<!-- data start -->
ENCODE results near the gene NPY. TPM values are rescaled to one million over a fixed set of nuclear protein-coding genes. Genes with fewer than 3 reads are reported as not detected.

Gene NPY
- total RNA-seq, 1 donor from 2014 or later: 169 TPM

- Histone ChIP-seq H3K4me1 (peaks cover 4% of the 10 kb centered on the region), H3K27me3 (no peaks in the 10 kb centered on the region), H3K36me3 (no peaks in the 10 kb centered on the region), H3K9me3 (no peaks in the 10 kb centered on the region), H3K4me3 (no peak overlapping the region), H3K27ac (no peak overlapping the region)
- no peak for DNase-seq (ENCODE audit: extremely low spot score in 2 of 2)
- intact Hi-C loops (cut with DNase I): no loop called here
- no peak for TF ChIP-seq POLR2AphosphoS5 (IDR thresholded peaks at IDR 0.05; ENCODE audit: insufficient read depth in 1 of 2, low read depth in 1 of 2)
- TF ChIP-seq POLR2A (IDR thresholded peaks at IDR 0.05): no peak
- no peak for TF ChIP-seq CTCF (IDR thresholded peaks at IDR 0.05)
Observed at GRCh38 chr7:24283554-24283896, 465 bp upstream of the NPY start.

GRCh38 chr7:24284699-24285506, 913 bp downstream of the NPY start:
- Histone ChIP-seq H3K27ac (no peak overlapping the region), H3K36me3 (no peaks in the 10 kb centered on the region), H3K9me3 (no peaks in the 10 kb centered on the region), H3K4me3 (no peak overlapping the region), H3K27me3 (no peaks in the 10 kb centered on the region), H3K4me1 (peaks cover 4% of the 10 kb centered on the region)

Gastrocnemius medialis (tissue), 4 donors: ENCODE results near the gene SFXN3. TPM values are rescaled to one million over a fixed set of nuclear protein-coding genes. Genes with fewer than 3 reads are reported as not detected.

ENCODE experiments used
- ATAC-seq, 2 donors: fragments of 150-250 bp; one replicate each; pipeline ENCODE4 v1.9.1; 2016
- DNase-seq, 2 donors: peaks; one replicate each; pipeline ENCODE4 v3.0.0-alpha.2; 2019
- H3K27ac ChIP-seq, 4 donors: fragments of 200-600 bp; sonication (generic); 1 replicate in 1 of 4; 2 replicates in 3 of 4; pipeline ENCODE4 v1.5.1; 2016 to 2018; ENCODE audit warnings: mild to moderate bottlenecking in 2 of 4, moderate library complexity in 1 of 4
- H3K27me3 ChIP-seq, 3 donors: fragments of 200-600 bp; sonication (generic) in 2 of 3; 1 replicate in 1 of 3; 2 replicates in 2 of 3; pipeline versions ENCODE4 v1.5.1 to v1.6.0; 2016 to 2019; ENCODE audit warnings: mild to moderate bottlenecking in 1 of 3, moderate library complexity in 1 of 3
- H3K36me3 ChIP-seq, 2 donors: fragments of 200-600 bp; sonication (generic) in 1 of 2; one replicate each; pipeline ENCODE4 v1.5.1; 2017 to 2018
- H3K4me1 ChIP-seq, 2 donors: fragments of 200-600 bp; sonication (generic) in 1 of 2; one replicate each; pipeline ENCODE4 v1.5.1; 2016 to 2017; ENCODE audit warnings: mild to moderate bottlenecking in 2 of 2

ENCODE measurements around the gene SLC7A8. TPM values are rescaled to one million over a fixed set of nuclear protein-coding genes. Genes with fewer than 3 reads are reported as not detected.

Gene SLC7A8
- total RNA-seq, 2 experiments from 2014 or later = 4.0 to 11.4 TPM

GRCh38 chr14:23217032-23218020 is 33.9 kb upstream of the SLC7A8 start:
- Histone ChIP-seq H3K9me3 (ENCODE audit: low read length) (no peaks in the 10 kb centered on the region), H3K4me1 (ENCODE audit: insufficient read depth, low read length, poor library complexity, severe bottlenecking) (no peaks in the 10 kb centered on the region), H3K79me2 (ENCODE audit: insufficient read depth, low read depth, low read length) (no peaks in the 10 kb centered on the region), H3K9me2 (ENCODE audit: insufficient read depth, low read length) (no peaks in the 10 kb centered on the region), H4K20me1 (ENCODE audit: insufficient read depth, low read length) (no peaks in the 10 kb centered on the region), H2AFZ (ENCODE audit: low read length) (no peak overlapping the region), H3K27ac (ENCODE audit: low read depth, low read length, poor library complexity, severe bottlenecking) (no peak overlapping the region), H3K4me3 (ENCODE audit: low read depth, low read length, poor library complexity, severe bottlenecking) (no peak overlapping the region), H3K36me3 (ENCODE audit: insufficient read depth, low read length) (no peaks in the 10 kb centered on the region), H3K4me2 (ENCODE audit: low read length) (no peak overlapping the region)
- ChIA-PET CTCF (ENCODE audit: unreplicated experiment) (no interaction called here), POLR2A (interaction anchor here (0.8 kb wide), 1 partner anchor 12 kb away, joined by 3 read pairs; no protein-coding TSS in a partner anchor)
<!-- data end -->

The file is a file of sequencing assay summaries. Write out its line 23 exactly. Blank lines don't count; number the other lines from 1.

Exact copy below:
- total RNA-seq, 2 experiments from 2014 or later = 4.0 to 11.4 TPM